Tiny house lovers, meet Tikku. A super sleek, multi level tiny apartment that currently lives in a bustling Helsinki square, where it only takes up a footprint of 2.5 x 5 meters (roughly 8′ x 16.5′) — the size of a parking spot. The house, designed and installed by Marco Casagrande, is described as “a contemporary cave for a modern urban nomad.” Tikku, which means “stick” in Finish, seeks to bring a sense of the organic to city life.

How the furniture was arranged for entertaining, for conversation, for “company.” It was once common for friends to drop by, even unannounced, and for you to spread some refreshments around while you sat on couches, facing each other, to shoot the breeze. Nowadays that sounds insane. Comedian Sebastian Maniscalco perfectly and hilariously illustrates the difference between someone dropping by 20 years ago versus now.

The house is designed to be mobile, to set down wherever one might place a car. It has three floors: one for sleeping, one for working and a green-house that are designed to be endlessly adaptable to the owner’s needs. There’s a sand box in the base of the building for balance, so one can simply set the house down wherever there is space, no foundation required.

It’s the combination of textures on the floor and bed, as well as the clear desk chair that takes up little visual space. Notice the boxes under the bed and the narrow wall shelf that add extra dorm storage without taking up too much space. Want a little extra privacy? Hang some curtains from the ceiling using Command Utility Hooks, which can hold a decent amount of weight and are easy to remove without making holes in the walls or ceilings.

“Today it’s rare to see a pair of sofas facing each other; modern living rooms often feature a couch facing the flatscreen.”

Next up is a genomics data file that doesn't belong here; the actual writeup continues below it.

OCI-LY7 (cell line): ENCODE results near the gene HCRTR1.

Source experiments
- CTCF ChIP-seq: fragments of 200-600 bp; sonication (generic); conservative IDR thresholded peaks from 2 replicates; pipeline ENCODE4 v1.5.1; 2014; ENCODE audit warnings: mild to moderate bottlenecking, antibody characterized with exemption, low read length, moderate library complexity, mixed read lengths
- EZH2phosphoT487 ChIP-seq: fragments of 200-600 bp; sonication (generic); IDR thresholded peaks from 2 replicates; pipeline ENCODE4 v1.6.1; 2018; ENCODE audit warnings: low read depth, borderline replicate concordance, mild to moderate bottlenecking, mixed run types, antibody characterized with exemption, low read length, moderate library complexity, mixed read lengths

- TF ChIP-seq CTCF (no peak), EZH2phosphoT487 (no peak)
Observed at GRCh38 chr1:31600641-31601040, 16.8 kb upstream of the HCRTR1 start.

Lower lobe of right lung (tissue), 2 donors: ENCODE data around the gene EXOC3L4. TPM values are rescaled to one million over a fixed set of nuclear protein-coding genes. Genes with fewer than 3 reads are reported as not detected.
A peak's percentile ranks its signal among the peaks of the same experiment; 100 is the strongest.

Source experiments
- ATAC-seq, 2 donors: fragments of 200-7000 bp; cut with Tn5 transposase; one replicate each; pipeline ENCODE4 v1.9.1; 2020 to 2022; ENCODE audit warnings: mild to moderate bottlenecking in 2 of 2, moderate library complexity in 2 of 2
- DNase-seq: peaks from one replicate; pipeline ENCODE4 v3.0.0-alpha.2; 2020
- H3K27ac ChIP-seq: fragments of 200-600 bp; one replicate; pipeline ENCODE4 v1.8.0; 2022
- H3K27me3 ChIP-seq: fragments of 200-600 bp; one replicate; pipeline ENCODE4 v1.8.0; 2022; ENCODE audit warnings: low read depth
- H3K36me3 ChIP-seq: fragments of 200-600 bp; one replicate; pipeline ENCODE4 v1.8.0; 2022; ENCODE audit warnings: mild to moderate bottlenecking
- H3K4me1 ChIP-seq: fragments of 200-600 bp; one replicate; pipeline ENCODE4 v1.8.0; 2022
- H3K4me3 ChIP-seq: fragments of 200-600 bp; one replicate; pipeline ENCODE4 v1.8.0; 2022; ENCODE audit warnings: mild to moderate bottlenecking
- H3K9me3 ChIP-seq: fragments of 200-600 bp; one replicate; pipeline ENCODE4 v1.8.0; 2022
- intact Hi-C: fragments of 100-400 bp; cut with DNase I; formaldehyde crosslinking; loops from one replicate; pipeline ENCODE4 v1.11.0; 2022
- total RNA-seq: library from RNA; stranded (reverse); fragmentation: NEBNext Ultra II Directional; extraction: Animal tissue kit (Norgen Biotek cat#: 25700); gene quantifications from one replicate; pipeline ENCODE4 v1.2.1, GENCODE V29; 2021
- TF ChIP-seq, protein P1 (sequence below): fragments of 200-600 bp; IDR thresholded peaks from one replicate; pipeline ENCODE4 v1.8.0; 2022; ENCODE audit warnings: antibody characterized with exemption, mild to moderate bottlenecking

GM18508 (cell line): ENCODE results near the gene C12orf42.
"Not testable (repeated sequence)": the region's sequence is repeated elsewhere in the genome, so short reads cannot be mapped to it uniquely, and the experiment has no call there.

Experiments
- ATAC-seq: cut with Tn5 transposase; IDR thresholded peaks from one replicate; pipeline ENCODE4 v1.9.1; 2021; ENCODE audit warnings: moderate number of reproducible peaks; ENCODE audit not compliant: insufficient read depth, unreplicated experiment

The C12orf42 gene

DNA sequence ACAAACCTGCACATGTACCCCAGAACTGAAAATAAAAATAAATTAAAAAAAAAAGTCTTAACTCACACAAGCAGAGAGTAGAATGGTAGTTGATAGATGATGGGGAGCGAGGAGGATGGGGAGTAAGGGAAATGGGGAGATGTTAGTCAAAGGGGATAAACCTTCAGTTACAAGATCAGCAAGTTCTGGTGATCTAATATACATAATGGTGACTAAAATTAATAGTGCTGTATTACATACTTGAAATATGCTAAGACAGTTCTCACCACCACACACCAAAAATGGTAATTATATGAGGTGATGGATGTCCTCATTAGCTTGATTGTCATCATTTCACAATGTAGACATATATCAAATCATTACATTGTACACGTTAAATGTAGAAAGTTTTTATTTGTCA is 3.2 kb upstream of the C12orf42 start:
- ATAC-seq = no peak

Your living room is arguably where you spend the most time at home (at least when you’re awake), so it goes without saying that you want this room, above any, to feel inviting, personal and comfortable.

We all know lighting is one of the most important elements in a living room, especially in terms of creating a mood. Switch out existing (and bland) pendants for more attractive (and not necessarily expensive) options, like the sputnik chandelier in the above photo from MyDomaine, or skip ceiling lighting altogether in favor of a combination of flattering floor lamps and wall sconces.

That’s when it hit me: In order to think of new outfit formulas, you need to shake up the way your closet is organized every now and then. Some people like to group by colors, others like to group by occasions or season, but if you know where everything is, you start reaching for items with muscle memory rather than with a fresh eye.

To me, an outfit is at its peak when it gets creative with its silhouette. Crop tops with high-waist pants, turtlenecks under crewnecks, collared shirts underneath dresses, cropped sweaters on top of maxi dresses—layers have the potential to take something old and overused in your wardrobe and change it into something completely different.

The environment you work in can have an incredible effect on your energy, creativity and focus— but, let’s be real, you don’t have time to read a textbook on color psychology. Instead, we asked top interior designers for their advice. deal in a short article with the many varieties of Summer Sausage, but there are three or four which can be touched upon. To have a thorough understanding of their goodness one must not only read about them but taste them.

If you live in a tiny home and need to maximize every square inch, know that most of the pieces in the collection are designed specifically for space-challenged areas. Sofas and sectionals are streamlined, with narrow arms and storage in unexpected places. The company’s best-selling and well-priced SoMa Brady Slipcovered Sleeper converts quickly into a small space bed.

Julianne Day Ignacio

A bonafide bookworm, self-proclaimed nerd, Austenite, Whovian, and cat-lover, Julianne Day Ignacio is a born-and-raised Brooklynite who loves to listen to a good story and help others cultivate their writing and storytelling skills. Currently she is a graduate student at The New School pursuing a Master's degree in Media Studies and a Certificate in Media Management. You can find her crafting new content and updating the social media outlets for Verge of Verse, snapping photos on Snapchat (@jdayignacio), or chilling out at a cafe or park as she writes about her discoveries and her adventures in the city.

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